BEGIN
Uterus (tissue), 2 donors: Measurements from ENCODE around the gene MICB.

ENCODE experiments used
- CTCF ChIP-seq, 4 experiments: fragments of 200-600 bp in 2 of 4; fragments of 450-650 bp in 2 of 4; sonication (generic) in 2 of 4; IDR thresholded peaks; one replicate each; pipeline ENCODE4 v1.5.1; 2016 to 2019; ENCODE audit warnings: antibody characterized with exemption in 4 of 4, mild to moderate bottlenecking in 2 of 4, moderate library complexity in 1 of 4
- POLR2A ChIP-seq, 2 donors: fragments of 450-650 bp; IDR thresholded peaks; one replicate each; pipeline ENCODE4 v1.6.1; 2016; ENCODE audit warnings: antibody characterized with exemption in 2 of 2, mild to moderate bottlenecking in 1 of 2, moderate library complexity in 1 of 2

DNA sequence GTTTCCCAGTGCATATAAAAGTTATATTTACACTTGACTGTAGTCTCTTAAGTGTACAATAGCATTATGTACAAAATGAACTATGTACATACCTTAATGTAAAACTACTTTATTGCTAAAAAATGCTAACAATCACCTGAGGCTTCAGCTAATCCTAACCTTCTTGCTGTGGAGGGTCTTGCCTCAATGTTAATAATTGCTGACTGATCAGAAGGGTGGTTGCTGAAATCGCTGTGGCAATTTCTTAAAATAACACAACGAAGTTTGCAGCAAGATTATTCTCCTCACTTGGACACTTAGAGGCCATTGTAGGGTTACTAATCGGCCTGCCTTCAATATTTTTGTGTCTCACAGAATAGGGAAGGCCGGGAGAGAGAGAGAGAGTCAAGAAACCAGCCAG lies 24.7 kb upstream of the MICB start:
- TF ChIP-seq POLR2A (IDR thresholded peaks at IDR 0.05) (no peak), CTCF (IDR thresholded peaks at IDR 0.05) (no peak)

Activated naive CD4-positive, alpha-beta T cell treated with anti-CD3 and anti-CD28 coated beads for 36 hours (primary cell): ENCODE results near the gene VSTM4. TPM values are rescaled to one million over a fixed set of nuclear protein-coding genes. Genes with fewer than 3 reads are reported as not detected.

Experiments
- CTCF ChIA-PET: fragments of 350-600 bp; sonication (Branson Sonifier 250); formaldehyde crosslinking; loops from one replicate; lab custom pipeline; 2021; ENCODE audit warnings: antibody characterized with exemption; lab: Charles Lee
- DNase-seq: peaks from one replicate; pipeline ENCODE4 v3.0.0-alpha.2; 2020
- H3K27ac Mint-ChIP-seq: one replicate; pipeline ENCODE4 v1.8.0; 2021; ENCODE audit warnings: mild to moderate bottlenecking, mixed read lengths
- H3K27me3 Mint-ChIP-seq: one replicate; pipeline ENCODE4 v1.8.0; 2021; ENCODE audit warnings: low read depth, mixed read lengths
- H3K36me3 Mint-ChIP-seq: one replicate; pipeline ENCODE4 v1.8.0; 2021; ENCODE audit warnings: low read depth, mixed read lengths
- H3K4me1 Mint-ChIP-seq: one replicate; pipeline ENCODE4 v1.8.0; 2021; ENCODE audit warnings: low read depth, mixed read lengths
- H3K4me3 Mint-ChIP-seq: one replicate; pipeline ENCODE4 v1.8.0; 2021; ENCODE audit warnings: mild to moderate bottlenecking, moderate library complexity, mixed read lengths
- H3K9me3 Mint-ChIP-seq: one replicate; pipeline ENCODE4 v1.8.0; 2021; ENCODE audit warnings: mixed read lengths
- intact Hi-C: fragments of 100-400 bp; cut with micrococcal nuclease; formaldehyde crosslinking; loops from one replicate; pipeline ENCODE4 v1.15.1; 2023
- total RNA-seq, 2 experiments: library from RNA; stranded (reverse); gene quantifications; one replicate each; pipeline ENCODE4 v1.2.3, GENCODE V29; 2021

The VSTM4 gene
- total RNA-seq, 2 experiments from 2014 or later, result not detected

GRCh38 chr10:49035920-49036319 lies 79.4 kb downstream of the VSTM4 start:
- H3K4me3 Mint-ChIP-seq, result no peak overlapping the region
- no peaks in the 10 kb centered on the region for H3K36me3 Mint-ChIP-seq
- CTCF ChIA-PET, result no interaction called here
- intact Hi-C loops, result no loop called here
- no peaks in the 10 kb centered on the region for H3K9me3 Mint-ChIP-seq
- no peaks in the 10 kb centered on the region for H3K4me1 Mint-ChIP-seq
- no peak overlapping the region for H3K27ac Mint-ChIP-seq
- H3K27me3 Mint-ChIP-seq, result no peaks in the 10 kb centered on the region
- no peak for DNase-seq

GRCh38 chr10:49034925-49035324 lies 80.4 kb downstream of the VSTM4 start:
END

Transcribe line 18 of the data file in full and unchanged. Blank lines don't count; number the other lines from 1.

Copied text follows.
- total RNA-seq, 2 experiments: library from RNA; stranded (reverse); gene quantifications; one replicate each; pipeline ENCODE4 v1.2.3, GENCODE V29; 2021